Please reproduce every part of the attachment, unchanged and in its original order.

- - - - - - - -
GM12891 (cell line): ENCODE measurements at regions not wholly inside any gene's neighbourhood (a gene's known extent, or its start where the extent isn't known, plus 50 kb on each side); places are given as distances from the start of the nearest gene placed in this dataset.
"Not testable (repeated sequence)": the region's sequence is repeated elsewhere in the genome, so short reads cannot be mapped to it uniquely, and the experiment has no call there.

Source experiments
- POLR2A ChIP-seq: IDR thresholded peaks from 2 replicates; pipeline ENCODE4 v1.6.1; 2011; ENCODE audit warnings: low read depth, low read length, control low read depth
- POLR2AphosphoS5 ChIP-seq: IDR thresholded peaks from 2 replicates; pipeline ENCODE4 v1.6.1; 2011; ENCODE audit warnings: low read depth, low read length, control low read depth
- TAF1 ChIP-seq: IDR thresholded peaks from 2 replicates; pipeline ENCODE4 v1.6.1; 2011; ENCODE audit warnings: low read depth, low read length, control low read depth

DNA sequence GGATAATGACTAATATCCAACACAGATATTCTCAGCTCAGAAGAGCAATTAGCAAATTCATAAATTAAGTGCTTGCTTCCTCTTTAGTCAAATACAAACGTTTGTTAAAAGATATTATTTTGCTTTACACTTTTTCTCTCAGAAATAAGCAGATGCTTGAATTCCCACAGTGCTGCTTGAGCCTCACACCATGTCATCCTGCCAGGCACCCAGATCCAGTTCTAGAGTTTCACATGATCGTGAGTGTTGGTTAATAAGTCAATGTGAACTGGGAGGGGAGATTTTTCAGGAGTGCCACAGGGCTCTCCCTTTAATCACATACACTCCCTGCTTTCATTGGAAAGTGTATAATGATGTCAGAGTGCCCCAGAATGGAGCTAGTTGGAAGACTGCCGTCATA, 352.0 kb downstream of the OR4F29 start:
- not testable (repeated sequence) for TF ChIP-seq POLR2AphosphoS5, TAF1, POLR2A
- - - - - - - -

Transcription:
GM12891 (cell line): ENCODE measurements at regions not wholly inside any gene's neighbourhood (a gene's known extent, or its start where the extent isn't known, plus 50 kb on each side); places are given as distances from the start of the nearest gene placed in this dataset.
"Not testable (repeated sequence)": the region's sequence is repeated elsewhere in the genome, so short reads cannot be mapped to it uniquely, and the experiment has no call there.

Source experiments
- POLR2A ChIP-seq: IDR thresholded peaks from 2 replicates; pipeline ENCODE4 v1.6.1; 2011; ENCODE audit warnings: low read depth, low read length, control low read depth
- POLR2AphosphoS5 ChIP-seq: IDR thresholded peaks from 2 replicates; pipeline ENCODE4 v1.6.1; 2011; ENCODE audit warnings: low read depth, low read length, control low read depth
- TAF1 ChIP-seq: IDR thresholded peaks from 2 replicates; pipeline ENCODE4 v1.6.1; 2011; ENCODE audit warnings: low read depth, low read length, control low read depth

DNA sequence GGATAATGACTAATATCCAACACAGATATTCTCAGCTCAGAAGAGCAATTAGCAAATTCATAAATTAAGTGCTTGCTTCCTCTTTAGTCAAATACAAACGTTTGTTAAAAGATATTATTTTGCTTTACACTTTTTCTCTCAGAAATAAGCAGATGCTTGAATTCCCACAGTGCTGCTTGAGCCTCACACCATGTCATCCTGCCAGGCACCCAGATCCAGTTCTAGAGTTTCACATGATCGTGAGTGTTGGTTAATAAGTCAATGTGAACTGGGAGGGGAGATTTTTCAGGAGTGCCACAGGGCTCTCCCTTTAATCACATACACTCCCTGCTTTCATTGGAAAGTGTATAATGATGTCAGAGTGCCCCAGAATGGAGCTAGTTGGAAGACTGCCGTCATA, 352.0 kb downstream of the OR4F29 start:
- not testable (repeated sequence) for TF ChIP-seq POLR2AphosphoS5, TAF1, POLR2A